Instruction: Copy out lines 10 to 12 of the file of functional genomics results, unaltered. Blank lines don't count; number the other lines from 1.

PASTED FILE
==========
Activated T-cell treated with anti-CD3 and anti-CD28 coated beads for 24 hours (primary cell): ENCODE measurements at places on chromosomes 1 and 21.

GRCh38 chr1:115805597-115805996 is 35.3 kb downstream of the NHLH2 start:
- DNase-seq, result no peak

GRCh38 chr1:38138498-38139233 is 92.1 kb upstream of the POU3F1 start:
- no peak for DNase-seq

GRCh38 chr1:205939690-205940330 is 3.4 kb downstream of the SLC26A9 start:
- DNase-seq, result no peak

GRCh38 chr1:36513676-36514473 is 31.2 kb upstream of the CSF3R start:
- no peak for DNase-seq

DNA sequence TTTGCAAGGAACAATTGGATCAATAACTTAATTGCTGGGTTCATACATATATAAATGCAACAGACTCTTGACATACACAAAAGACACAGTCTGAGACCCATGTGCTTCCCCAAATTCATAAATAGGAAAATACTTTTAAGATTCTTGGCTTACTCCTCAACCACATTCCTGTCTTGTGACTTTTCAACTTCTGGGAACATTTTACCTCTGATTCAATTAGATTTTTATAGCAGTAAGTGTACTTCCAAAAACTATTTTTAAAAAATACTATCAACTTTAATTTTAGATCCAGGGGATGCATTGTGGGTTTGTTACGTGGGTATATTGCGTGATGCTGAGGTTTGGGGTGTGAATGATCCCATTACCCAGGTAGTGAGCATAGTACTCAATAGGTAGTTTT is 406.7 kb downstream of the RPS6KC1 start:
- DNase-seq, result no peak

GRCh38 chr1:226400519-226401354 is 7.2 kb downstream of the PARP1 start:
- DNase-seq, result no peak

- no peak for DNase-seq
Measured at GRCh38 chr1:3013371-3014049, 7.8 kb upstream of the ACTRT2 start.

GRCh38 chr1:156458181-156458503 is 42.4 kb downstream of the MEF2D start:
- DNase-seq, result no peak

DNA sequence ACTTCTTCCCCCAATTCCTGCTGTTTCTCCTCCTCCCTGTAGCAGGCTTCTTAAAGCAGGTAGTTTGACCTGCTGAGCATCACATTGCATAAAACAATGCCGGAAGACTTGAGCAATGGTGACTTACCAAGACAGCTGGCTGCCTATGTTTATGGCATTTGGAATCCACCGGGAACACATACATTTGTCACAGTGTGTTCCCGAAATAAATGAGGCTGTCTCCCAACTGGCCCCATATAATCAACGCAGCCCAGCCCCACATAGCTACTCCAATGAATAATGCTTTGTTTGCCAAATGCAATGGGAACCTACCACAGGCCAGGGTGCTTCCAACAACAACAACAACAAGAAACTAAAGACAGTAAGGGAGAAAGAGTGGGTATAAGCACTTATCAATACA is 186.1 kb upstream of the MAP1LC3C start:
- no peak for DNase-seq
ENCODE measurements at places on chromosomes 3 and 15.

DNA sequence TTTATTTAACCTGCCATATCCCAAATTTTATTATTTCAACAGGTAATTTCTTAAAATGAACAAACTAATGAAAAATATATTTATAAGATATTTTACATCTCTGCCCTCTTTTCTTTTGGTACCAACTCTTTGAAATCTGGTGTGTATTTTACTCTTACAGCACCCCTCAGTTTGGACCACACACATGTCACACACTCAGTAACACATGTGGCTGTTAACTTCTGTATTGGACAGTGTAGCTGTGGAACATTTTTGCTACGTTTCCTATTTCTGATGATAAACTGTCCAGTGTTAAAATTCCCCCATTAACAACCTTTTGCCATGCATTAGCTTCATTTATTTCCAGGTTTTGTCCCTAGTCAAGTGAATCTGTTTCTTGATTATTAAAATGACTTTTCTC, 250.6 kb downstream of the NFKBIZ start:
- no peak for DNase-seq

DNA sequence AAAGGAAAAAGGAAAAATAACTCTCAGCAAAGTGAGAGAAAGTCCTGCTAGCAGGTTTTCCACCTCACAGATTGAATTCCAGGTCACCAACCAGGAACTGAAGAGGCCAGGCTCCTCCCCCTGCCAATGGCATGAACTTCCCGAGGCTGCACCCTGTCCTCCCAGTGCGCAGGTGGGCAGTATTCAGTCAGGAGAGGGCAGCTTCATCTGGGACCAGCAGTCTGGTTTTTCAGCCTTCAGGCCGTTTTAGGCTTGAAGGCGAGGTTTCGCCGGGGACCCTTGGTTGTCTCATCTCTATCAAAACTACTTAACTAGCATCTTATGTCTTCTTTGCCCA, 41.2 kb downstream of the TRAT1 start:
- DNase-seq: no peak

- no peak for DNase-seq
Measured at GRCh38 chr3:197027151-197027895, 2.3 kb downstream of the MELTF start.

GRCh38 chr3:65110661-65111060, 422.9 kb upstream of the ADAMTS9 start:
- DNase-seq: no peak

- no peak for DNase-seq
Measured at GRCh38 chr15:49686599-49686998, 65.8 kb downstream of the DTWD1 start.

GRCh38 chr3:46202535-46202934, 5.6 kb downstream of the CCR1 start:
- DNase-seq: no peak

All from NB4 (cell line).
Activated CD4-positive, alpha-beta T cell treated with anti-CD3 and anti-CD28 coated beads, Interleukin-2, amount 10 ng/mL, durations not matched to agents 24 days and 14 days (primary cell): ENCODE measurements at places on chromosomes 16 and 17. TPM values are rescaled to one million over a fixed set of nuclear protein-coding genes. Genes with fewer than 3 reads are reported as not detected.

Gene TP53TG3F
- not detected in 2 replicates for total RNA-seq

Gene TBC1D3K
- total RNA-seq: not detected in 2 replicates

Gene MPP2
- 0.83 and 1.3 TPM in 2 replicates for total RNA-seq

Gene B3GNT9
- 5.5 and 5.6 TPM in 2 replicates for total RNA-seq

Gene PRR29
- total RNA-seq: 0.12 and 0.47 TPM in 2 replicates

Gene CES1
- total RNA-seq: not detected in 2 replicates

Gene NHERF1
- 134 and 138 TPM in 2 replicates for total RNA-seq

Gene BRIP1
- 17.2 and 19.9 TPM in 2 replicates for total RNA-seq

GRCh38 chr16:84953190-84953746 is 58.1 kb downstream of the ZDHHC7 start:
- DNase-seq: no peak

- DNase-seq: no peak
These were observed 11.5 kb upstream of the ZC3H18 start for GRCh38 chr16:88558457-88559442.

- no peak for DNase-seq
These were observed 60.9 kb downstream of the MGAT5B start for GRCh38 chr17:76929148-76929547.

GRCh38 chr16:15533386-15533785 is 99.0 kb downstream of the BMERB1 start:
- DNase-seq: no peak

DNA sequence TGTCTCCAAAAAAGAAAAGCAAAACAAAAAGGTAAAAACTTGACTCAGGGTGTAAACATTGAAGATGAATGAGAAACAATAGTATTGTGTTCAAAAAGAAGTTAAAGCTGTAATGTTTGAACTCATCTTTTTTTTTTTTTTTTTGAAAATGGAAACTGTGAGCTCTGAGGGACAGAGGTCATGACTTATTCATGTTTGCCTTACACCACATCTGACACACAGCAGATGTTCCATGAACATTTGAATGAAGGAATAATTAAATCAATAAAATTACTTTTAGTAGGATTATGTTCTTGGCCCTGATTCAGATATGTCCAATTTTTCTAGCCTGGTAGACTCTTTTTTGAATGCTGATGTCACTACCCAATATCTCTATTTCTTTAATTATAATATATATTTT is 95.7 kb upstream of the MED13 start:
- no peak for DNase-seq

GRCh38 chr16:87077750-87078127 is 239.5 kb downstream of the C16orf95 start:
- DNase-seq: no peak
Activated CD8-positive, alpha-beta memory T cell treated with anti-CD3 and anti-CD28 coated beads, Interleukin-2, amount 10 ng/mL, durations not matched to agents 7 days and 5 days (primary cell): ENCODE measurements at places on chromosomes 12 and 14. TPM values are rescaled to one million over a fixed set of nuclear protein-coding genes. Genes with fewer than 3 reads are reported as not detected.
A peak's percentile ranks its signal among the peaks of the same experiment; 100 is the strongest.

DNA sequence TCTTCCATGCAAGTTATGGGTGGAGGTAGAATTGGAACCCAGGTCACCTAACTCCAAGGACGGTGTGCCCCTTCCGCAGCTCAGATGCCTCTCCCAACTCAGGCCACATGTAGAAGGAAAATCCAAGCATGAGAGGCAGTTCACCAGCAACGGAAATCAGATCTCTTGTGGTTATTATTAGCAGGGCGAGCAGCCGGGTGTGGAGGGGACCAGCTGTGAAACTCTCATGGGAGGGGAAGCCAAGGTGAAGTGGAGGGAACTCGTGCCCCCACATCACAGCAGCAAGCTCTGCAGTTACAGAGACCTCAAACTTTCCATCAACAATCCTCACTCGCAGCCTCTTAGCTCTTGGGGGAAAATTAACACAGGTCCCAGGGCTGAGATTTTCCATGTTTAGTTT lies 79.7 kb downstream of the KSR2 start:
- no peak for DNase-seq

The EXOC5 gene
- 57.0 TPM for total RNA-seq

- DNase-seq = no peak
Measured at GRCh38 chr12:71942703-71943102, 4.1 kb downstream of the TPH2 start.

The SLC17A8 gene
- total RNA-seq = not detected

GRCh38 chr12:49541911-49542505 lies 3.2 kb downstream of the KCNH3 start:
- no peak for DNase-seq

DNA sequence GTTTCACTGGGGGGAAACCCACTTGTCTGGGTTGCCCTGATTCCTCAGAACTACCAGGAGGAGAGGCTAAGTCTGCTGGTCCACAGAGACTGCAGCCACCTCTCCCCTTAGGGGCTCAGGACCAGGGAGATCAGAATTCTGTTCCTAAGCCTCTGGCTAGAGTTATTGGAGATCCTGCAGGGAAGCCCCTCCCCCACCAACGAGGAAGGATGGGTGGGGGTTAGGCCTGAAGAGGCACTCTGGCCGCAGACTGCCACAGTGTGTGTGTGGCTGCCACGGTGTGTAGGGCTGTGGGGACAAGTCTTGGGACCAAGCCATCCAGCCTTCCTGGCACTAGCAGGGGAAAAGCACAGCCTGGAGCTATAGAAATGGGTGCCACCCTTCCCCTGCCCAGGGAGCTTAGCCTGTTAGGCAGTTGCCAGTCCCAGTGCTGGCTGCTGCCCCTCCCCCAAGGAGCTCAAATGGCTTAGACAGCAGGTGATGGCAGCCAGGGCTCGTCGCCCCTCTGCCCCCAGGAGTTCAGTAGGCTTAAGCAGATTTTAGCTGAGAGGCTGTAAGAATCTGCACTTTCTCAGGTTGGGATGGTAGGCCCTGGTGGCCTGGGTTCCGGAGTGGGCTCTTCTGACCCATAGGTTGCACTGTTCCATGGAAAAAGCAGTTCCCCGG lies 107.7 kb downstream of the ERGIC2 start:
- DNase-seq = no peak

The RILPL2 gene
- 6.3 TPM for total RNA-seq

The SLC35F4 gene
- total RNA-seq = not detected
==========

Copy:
DNA sequence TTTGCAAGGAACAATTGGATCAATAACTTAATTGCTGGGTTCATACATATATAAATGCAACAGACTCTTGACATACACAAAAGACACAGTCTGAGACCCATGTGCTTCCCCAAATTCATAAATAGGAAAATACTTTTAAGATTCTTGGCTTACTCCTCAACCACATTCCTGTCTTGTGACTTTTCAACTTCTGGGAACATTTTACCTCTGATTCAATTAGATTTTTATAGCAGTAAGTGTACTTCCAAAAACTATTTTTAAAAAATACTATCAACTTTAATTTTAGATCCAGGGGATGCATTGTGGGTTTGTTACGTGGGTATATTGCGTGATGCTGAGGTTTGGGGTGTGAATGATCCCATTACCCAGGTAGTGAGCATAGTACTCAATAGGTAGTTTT is 406.7 kb downstream of the RPS6KC1 start:
- DNase-seq, result no peak

GRCh38 chr1:226400519-226401354 is 7.2 kb downstream of the PARP1 start: